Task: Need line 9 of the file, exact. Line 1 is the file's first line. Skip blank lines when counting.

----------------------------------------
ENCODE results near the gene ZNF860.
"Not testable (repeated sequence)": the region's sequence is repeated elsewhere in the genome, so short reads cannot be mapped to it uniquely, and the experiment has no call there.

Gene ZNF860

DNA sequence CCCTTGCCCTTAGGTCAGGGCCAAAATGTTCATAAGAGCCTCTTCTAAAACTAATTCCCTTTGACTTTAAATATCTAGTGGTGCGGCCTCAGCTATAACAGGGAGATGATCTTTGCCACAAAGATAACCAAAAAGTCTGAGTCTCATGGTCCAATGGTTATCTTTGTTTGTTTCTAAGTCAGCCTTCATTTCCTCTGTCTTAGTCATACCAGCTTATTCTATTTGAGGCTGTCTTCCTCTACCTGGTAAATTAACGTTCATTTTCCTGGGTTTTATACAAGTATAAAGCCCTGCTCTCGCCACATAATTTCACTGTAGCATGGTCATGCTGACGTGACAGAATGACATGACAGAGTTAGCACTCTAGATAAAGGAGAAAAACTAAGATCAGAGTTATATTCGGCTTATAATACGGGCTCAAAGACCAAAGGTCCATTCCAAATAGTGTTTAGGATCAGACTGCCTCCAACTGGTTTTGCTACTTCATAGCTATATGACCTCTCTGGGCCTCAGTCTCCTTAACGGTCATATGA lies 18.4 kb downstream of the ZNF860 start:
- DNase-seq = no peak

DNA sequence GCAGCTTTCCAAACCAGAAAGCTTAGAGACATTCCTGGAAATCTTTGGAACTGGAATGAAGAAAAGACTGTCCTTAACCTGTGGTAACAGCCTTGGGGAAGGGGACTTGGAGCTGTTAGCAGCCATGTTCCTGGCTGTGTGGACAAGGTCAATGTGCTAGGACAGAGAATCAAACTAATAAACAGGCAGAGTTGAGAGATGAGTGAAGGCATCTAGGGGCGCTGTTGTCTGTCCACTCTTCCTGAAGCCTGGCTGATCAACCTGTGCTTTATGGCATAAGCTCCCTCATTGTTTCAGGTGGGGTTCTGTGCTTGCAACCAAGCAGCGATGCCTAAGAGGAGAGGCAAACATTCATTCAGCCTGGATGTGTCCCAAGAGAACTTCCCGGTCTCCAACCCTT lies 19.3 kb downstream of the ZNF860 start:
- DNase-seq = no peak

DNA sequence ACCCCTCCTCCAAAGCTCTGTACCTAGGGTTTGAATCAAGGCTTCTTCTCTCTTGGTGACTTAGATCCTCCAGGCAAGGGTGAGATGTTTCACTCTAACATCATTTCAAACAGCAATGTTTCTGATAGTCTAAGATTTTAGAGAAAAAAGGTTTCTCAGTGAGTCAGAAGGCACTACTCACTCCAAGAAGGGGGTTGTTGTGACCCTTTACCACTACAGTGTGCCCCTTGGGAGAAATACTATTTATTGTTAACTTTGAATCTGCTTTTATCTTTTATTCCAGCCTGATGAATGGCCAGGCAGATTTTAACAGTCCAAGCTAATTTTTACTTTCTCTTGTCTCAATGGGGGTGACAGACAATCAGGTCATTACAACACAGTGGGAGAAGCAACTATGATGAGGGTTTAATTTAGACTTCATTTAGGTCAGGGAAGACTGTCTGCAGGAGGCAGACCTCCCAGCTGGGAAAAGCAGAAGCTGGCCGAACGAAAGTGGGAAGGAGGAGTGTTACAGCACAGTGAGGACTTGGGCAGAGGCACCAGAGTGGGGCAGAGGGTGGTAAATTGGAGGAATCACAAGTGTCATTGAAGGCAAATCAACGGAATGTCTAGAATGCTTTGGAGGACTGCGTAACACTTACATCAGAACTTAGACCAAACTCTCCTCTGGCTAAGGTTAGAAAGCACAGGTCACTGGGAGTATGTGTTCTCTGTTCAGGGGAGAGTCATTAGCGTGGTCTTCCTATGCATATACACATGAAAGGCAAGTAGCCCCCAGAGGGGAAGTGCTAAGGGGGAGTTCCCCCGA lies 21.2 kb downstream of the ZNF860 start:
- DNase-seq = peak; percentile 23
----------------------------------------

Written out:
- DNase-seq = peak; percentile 23